Simon Grayson says his players will be prepared for one of the toughest tests in the division when they take on Neil Warnock’s Cardiff City side.
The experienced boss has taken the Bluebirds to third in the league, with only goal difference separating them from Wolves and Leeds United.
Grayson is a big admirer of the often controversial boss and says he is a great “role model”.
“Anyone who knows Neil will know he has hard-working teams, they fight for each other, they’re strong at set-pieces,” he said.
“There are talented players there as well who have obviously gelled very quickly.
“Neil’s an experienced campaigner – I’ve got a lot of respect for him and he’s always been there for the younger managers when they were first starting out.
“So he’s a great role model, some people like him, some don’t,
“I certainly respect him and like his company.
“I’ll have a drink with him after the game and hopefully I’m talking about a hoodoo I’ve broken and he’s going back down disappointed.
“He always likes to have a group together quickly, he likes to have a good team spirit and players that work for each other and fight for each other, and that helps get consistency quite early.
“We didn’t have that luxury because players were coming in and out.
“When Neil first went to Cardiff he had a similar kind of problem because the club had financial problems, there were players who did want to be there and others who didn’t.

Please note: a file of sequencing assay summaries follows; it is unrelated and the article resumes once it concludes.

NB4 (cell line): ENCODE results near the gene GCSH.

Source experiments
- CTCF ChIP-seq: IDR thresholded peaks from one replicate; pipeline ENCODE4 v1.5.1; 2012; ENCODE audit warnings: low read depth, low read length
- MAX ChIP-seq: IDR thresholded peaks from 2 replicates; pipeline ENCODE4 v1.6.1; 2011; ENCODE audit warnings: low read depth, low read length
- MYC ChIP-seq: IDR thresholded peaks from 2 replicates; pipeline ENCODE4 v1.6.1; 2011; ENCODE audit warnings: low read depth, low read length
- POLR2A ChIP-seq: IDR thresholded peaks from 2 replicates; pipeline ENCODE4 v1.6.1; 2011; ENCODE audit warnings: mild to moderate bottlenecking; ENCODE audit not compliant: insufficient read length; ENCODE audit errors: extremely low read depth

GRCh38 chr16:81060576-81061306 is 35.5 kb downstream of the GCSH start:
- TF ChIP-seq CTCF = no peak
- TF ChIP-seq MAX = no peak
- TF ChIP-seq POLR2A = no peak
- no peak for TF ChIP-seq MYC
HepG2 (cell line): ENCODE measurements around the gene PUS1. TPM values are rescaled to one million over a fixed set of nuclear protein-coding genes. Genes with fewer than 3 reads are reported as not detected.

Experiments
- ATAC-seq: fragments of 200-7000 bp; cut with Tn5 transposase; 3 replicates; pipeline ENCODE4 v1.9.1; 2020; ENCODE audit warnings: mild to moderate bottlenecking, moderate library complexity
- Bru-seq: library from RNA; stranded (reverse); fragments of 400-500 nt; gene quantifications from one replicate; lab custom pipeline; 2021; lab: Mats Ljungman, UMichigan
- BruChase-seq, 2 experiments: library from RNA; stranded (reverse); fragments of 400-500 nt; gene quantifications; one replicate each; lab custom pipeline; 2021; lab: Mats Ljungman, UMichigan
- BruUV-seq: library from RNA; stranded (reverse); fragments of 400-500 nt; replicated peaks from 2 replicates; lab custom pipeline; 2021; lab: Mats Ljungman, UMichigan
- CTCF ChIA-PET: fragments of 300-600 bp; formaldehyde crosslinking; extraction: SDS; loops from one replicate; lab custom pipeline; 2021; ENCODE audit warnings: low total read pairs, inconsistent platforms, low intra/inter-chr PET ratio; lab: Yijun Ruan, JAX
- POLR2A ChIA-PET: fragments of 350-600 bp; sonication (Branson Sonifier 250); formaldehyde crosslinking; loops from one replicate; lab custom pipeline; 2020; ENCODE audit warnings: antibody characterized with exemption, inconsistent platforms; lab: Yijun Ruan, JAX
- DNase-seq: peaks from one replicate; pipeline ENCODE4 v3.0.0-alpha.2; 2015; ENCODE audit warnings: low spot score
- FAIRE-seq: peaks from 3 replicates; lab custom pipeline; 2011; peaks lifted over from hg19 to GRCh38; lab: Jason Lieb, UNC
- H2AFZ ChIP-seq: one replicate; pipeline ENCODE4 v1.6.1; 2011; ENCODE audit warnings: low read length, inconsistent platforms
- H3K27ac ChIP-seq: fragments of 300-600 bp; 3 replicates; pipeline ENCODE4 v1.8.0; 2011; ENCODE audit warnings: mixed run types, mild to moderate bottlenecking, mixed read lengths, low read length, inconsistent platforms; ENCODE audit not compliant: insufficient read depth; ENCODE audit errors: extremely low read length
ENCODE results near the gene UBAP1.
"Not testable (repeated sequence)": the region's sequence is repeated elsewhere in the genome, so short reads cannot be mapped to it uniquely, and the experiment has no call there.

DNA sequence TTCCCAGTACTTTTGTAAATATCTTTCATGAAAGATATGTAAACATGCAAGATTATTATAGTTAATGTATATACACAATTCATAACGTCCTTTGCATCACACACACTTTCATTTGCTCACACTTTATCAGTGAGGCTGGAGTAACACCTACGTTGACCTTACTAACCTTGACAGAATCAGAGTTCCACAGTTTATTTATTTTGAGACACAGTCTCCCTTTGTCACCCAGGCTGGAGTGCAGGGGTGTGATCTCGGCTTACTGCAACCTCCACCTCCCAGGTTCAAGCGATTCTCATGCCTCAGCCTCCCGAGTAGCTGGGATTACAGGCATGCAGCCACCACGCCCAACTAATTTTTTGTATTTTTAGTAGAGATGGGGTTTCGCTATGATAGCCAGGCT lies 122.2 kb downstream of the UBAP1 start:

“There were some on too much money that he couldn’t get rid of, and he had to adapt the squad and it took a bit of time to do it.
“But now he has got things settled and it has begun to bear fruit.
“I know what to expect and I’m sure the players have played against Neil Warnock’s teams, so our players will be as prepared as they are for every game.”
Sunderland go into the game still searching for their first home win of 2017, and Grayson is eager to put talk of a hoodoo to bed on Saturday.
The Black Cats are currently enduring their second longest home winless league run in their entire historya grand total of 14 games.
“Of course you want to win in front of your own fans,” he said.
“The Stadium of Light can be an intimidating place for the oppositon if we can get it going – I’ve seen that for myself.
“What we have to do is do what is required to get this result, put it all to bed, and then get the stadium back to being a place where opposition sides feel insecure and inhibited.
“Over the last 10 months it has become a place where it has been easy for opposition sides to come and play.
“The players know their responsibility, they’ve sometimes got to make the supporters get on the edge of their seat and fully backing us.
“Do the right things and when it’s not going for you sometimes your supporters will be that little bit more patient.
“It’s about a two way thing where everyone is trying to get the same thing.
“We know some good play can take the roof of that ground, we’ve sampled it in parts this season, we want to make it that difficult place.”